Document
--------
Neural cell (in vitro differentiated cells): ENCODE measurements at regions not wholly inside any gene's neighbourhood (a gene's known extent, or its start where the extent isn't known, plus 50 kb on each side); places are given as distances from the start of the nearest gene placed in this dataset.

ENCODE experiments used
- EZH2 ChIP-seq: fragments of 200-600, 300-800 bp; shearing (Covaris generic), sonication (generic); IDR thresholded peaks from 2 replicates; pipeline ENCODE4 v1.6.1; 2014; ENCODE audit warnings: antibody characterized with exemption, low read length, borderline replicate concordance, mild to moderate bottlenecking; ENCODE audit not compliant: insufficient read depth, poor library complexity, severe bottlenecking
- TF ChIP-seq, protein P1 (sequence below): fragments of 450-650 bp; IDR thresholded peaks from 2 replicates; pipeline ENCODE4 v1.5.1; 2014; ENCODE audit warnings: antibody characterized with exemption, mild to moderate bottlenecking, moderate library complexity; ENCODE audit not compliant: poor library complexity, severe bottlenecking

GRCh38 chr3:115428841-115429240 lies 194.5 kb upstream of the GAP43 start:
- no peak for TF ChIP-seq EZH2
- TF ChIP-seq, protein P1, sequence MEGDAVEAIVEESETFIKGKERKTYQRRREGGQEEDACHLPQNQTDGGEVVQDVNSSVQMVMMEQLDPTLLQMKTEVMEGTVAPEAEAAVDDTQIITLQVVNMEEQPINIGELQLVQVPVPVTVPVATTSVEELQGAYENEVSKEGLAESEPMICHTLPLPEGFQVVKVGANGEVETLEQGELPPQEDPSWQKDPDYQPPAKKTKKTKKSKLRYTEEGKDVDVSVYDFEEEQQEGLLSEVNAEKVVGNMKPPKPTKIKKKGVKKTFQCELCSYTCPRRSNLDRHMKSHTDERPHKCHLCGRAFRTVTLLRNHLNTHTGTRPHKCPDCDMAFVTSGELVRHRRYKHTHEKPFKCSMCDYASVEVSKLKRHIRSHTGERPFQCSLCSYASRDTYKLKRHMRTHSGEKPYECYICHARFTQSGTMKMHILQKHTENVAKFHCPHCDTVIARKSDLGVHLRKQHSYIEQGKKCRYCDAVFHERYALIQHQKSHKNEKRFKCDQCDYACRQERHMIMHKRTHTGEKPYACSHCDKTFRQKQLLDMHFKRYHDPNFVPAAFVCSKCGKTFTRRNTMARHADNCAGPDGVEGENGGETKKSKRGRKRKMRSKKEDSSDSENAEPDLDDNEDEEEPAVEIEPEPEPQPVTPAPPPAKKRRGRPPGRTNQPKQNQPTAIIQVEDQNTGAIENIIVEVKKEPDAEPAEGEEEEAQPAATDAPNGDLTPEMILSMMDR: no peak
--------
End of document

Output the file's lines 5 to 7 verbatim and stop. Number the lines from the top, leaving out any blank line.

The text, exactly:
GRCh38 chr3:115428841-115429240 lies 194.5 kb upstream of the GAP43 start:
- no peak for TF ChIP-seq EZH2
- TF ChIP-seq, protein P1, sequence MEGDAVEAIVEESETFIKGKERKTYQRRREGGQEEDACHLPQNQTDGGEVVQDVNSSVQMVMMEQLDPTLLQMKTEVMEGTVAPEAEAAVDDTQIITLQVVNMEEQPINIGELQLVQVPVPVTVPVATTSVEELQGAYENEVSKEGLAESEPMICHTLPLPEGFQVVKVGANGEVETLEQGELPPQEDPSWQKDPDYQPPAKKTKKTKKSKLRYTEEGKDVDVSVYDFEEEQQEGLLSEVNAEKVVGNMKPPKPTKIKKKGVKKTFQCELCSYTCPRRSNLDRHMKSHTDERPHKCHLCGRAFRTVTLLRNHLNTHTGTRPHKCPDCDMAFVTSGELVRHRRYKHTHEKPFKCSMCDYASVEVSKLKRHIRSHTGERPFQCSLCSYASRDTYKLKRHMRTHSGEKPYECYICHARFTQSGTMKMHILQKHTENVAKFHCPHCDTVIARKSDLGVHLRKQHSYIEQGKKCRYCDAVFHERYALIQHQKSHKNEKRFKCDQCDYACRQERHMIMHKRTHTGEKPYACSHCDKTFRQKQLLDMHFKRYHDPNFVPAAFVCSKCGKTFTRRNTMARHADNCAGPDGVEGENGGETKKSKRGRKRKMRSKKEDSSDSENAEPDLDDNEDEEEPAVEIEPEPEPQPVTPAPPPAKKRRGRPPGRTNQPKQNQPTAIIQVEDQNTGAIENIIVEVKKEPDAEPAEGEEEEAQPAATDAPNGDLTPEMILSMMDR: no peak